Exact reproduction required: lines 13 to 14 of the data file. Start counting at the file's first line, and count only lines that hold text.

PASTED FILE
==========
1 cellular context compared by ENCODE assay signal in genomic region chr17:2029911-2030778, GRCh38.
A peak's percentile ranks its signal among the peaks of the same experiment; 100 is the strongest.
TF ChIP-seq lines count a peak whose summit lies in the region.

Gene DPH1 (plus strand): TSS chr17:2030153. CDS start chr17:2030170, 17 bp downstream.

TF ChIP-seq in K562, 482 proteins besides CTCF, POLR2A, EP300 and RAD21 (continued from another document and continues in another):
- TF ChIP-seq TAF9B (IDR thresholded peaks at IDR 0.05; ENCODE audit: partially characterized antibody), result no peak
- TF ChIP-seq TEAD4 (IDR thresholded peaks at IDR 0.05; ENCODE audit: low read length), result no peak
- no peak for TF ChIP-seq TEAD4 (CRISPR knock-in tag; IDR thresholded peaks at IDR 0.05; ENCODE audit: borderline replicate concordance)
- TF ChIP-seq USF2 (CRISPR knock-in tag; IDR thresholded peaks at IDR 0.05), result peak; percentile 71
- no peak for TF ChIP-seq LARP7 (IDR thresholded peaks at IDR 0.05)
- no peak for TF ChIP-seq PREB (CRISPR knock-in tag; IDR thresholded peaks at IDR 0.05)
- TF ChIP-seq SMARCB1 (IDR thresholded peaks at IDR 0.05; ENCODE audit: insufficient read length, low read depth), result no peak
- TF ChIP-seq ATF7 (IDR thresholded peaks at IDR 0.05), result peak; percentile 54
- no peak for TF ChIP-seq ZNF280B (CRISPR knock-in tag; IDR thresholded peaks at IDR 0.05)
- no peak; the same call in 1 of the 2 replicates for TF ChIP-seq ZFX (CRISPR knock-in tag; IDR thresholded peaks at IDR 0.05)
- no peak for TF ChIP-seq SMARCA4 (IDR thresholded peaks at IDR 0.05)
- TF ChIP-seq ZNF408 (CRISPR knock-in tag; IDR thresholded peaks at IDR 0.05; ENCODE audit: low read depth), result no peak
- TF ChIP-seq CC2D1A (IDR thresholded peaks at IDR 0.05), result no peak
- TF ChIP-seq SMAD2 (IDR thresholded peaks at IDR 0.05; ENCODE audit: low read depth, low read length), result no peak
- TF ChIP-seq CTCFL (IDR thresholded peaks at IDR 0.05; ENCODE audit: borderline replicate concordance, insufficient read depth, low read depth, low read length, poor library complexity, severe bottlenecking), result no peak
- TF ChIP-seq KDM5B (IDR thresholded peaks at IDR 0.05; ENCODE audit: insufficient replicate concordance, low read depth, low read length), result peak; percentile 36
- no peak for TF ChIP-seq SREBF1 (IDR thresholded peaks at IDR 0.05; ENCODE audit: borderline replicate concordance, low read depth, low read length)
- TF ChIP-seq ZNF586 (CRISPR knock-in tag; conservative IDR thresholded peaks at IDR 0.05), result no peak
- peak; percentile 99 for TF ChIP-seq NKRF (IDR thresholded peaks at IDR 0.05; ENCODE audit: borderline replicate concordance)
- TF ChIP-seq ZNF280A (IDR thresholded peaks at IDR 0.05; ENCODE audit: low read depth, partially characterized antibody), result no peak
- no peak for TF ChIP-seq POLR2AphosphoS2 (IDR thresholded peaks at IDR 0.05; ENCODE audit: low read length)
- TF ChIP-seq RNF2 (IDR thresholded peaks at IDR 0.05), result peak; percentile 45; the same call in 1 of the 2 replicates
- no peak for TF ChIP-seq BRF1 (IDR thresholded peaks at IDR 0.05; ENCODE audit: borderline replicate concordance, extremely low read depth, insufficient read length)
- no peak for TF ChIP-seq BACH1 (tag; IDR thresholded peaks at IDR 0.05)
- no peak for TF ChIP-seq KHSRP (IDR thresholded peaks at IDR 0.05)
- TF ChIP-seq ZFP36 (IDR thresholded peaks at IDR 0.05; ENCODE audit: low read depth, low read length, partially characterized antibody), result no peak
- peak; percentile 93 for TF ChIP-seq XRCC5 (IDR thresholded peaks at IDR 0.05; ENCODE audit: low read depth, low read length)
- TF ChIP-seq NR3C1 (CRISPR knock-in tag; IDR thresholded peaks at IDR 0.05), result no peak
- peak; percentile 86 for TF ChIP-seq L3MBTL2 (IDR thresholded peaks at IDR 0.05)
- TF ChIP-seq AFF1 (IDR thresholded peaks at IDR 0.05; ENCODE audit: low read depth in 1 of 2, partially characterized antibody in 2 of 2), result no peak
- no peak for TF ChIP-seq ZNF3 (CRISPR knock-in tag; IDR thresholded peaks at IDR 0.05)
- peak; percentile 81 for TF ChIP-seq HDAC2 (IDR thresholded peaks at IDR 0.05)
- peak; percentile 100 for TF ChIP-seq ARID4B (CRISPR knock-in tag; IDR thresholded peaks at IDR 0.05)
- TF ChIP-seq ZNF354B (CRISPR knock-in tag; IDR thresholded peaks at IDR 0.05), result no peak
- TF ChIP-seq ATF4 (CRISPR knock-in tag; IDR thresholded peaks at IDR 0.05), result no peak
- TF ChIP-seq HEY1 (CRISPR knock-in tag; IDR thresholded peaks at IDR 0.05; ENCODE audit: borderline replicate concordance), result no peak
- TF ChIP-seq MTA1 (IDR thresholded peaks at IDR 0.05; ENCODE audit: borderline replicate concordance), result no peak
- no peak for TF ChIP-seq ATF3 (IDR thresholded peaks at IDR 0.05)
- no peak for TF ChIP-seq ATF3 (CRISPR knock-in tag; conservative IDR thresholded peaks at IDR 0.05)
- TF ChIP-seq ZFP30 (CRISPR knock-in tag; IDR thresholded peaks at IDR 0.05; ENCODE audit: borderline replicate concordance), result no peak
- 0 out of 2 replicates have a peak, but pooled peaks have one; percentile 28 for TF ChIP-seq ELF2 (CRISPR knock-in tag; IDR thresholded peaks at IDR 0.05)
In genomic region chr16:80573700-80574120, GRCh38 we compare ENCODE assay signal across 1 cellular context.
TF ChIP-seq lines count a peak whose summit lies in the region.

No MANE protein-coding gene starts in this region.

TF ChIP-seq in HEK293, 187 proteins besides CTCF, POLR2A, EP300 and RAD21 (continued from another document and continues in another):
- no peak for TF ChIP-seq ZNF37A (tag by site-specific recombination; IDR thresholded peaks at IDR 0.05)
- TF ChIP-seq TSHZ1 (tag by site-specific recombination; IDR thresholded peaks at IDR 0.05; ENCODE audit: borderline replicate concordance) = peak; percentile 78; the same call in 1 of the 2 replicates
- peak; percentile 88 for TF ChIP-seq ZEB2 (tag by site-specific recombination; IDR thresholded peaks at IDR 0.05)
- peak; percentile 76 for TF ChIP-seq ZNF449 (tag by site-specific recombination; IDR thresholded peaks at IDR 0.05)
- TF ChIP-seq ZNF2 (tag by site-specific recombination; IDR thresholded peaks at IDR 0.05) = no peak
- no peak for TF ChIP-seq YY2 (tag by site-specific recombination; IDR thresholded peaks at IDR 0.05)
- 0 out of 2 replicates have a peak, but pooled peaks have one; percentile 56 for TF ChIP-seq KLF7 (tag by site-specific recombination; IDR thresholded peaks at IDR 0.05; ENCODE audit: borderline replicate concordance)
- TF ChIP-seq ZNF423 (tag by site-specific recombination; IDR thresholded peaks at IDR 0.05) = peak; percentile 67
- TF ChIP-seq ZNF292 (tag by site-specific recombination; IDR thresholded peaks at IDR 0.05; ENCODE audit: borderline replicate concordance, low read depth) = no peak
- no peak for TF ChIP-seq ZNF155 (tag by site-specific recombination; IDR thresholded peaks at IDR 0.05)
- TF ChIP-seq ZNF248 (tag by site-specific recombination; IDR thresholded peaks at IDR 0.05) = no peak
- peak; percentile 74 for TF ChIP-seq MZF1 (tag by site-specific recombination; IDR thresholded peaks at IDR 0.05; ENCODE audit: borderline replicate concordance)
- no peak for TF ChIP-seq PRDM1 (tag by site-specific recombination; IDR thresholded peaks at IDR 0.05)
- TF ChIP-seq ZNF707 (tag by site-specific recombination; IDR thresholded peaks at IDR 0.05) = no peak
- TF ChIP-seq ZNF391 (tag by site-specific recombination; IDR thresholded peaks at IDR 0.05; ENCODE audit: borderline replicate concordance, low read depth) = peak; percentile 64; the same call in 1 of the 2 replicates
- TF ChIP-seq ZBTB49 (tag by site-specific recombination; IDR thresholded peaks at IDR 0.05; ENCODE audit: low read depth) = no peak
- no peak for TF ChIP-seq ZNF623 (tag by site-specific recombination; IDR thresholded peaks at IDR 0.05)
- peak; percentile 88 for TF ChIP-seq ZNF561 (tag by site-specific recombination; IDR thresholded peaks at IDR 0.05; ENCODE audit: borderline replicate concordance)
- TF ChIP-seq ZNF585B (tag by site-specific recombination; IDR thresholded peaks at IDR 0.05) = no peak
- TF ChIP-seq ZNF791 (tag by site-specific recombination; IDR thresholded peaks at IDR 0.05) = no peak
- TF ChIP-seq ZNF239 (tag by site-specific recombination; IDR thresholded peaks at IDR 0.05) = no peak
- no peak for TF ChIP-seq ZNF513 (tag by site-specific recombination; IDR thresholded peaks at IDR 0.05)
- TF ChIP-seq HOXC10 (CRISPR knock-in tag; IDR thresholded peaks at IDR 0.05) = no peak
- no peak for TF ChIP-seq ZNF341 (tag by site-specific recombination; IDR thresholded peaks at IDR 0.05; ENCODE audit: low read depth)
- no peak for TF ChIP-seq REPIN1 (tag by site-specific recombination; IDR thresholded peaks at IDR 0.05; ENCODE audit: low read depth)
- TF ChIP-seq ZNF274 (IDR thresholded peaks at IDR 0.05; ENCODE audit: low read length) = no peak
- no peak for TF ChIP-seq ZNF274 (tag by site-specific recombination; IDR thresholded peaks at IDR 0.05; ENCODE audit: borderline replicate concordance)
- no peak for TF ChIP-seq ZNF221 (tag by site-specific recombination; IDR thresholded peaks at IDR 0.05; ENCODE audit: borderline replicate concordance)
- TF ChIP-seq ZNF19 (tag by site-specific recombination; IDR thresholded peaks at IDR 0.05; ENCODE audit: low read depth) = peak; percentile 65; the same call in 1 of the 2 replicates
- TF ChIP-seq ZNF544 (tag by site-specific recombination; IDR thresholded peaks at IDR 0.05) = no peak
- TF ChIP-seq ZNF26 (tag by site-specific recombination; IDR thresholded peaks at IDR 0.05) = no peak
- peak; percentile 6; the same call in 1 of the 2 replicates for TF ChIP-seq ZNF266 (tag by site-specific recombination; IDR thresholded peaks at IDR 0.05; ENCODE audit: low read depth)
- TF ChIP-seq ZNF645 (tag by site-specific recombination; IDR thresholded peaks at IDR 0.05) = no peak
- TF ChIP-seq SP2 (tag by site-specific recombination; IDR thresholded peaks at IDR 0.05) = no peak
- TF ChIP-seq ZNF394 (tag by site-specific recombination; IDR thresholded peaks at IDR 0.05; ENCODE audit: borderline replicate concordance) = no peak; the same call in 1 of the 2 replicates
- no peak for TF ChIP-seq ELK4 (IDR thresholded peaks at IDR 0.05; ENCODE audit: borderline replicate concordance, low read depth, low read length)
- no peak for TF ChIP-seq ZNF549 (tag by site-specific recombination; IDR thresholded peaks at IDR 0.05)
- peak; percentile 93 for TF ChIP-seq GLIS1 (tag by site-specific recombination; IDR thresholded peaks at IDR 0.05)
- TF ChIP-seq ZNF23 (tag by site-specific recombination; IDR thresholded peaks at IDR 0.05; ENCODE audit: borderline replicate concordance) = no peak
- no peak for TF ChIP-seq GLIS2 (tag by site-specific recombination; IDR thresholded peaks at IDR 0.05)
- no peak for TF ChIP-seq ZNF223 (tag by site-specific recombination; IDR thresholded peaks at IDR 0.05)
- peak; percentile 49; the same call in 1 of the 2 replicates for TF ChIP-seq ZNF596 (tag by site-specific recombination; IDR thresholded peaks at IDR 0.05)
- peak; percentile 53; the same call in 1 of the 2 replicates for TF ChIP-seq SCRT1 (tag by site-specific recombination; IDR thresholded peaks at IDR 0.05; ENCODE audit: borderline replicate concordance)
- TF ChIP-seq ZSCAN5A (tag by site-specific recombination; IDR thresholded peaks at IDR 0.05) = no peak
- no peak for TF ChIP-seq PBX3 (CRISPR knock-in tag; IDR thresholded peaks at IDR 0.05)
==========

- TF ChIP-seq ATF7 (IDR thresholded peaks at IDR 0.05), result peak; percentile 54
- no peak for TF ChIP-seq ZNF280B (CRISPR knock-in tag; IDR thresholded peaks at IDR 0.05)